The industry held that the CCEA decision will adversely impact 30 million farmers and workers of West Bengal and six other jute
growing states. The decision is also set to precipitate job cuts as jute
mills will either shut down or cut production shifts."Since 1987, the Congress party has always protected the Jute Packaging
Materials Act (JPMA). It is surprising that the same party has suddenly
decided on lifting the protection, without a reason. Moreover, JPMA is
an Act of Parliament. It is upheld by the Supreme Court as the government's executive decision since 2001. The decision to dilute JPMA
in favour of plastics could be taken only on the floor of the Parliament", Sanjay Kajaria, joint managing director, Hastings jute mill
and former chairman, Indian Jute Mills Association (IJMA) wrote to the UPA chairperson.
"For 25 years, the Act (JPMA Act) functioned as a pillar against attack
from the synthetic lobby for millions of workers and farmers of the jute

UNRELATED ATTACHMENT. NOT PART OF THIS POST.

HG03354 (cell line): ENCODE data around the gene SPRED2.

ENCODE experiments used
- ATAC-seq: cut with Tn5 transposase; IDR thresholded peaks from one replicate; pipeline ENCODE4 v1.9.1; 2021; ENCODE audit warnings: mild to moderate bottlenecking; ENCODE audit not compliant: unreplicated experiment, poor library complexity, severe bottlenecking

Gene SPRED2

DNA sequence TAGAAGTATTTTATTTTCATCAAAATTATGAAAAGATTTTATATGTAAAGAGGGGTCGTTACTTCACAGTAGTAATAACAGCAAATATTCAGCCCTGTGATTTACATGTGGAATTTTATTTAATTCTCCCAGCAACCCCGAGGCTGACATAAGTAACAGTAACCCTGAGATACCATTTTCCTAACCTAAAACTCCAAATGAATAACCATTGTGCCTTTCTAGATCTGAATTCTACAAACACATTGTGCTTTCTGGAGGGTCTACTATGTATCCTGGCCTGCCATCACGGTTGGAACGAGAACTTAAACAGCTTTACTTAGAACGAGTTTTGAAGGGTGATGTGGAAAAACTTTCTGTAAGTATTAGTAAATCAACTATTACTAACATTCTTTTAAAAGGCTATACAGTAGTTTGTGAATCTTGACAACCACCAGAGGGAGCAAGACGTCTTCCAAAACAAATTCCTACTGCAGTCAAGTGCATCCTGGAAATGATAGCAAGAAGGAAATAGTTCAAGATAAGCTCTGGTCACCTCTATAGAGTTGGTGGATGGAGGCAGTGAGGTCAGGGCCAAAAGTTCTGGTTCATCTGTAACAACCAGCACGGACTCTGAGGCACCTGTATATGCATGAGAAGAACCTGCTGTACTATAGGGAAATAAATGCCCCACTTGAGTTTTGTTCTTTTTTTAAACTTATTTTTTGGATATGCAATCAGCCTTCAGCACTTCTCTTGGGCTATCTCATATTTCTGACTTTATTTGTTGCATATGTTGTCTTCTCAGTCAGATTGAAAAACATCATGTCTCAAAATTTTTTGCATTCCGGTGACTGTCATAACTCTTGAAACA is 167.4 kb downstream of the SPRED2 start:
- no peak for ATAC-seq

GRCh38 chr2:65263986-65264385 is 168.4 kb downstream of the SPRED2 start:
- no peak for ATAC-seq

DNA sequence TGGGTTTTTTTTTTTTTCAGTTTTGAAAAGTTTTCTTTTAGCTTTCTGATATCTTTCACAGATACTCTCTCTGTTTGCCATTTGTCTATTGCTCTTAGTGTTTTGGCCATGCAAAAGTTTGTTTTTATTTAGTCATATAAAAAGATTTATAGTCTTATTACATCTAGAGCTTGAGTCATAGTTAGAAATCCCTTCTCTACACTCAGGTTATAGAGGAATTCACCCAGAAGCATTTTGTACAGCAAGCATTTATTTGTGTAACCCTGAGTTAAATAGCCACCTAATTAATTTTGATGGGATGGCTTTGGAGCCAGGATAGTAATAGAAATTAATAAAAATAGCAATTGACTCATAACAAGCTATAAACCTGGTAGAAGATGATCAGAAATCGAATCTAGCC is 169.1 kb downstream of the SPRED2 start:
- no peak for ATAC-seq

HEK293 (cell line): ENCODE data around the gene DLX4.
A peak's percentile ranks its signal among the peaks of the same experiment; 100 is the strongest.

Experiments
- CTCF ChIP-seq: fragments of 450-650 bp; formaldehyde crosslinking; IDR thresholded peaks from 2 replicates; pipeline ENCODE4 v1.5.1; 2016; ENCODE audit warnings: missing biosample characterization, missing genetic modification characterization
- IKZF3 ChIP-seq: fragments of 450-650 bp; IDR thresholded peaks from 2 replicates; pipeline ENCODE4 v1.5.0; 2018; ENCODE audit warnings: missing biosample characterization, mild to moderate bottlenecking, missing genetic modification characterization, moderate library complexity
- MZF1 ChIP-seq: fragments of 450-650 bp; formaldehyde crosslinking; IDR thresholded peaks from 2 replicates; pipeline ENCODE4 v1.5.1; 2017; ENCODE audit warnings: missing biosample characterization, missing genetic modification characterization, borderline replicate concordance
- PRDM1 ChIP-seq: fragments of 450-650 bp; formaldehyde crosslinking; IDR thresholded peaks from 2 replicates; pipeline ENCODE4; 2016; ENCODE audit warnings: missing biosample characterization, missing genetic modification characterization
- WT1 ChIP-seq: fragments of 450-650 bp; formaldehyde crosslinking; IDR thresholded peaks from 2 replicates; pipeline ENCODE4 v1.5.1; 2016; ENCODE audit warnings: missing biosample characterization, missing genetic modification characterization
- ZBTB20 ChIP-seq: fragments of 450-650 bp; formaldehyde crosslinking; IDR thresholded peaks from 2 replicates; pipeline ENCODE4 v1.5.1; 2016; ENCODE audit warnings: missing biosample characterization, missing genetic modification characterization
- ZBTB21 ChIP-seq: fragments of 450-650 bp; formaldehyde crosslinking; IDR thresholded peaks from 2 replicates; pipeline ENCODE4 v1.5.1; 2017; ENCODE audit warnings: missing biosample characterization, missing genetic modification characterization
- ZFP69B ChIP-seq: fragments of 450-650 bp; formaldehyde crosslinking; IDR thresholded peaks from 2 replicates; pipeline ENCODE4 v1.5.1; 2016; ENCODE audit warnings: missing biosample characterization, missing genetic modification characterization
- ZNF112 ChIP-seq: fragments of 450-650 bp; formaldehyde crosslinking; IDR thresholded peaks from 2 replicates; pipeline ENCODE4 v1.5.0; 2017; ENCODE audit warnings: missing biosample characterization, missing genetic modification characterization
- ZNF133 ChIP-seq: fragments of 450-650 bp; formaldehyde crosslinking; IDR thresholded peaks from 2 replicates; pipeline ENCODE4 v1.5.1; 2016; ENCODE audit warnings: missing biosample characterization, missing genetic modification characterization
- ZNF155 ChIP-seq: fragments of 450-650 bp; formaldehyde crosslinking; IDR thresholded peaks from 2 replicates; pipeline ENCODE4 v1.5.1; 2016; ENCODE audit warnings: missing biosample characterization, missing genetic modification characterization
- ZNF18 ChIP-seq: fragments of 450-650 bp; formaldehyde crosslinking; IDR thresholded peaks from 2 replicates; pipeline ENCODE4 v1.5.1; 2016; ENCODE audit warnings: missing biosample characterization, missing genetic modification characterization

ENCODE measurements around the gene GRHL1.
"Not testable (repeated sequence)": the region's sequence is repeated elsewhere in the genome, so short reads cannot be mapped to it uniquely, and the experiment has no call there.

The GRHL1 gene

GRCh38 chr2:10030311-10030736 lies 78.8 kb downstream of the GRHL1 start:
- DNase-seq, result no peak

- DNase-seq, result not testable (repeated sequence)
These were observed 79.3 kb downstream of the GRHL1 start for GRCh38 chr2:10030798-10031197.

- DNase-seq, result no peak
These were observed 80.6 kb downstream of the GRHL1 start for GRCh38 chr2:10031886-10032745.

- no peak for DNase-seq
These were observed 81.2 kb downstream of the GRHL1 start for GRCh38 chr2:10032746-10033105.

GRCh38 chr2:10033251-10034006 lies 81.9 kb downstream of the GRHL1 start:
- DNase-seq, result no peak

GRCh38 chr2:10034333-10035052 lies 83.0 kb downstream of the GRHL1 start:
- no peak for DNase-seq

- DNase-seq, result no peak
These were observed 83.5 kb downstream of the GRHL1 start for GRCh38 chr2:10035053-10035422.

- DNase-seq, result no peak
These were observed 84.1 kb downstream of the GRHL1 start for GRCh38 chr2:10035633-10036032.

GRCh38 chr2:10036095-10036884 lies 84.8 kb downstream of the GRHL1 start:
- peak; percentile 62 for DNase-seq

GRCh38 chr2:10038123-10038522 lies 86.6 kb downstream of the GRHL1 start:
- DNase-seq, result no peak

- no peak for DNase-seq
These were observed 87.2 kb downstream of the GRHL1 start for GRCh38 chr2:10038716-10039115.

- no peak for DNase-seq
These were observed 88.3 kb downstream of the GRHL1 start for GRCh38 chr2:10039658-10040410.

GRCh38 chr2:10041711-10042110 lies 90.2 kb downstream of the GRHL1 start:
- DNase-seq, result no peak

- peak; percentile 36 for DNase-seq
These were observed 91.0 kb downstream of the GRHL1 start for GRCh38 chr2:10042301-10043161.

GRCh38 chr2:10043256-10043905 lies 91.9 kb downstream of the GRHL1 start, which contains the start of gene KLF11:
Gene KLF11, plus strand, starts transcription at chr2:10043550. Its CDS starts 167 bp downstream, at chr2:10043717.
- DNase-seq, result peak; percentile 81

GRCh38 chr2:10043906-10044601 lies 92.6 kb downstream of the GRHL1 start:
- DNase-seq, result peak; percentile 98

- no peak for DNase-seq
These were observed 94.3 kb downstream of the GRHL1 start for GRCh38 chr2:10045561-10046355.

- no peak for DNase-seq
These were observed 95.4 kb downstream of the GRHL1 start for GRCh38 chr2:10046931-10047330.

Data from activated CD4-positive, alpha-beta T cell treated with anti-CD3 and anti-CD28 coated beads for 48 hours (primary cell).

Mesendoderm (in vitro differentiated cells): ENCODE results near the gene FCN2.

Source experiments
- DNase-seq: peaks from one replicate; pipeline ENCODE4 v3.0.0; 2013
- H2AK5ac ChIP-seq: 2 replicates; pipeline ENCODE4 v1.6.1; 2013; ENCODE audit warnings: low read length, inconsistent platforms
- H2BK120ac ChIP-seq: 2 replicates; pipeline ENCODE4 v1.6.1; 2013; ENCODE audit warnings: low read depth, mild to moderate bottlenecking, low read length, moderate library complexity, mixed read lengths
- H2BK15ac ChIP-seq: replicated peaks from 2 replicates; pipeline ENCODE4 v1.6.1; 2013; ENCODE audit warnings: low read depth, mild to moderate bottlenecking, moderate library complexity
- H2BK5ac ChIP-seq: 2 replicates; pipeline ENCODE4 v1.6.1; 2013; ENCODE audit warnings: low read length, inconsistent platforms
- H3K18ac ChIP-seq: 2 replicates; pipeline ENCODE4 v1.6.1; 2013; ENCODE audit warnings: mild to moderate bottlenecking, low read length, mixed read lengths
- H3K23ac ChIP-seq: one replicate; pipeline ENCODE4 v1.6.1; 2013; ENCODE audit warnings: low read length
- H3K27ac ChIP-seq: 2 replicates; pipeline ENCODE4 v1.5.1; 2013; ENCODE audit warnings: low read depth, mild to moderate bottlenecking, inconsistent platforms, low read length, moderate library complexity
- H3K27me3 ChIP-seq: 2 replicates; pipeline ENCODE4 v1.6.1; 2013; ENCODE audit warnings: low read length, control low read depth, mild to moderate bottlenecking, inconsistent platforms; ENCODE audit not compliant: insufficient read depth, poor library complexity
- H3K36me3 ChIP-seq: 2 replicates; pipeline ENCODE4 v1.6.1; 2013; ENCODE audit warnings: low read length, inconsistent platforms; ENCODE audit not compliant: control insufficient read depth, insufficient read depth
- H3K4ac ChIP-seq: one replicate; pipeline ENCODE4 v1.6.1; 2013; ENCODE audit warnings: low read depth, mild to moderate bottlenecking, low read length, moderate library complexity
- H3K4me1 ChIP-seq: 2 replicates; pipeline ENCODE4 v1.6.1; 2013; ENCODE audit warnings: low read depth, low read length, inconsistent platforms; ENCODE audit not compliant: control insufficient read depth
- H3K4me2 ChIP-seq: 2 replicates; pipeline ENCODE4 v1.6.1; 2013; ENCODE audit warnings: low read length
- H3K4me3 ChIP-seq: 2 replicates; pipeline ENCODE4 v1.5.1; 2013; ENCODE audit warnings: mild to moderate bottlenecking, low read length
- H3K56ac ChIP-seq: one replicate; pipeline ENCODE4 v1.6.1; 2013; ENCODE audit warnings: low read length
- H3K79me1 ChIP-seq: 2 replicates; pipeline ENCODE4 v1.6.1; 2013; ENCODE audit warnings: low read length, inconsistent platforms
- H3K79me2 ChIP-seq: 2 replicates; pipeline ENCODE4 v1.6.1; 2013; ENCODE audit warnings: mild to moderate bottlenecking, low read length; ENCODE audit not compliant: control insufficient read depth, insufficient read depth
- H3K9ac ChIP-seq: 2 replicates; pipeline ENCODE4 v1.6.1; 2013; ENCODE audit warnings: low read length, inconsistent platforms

industry. It is unfortunate that our protector is our predator", the letter
added. On October 11, the CCEA diluted JPMA norms by 60% for sugar and 10% in
case of food grains based on the recommendations of the Union textiles ministry. The last dilution was done in 2001.
The Union textiles ministry has recommended dilution despite the fact
that the jute industry possesses the installed capacity to produce and
supply jute bags more than the demand, said Kajaria. While one million
tonne of jute sacks are needed to pack foodgrains, 0.2 million are necessary for packing sugar. The jute industry has the
capacity to churn out 1.5 million tonne of sacks and sacking capacity is
almost 0.55 million tonne higher than peak government demand.
"Your party has always protected the jute industry and opposed the use
of synthetic bags. The industry looks up to the Congress and you as their real saviour. You alone can force the CCEA to revert on its
decision. Your intervention is urgently solicited in the matter as it will save the industry and millions of lives attached to
it", Kajaria stated in his letter. Source: Business Standard
Cabinet panel clears Textile Ministry plan for dilution of norms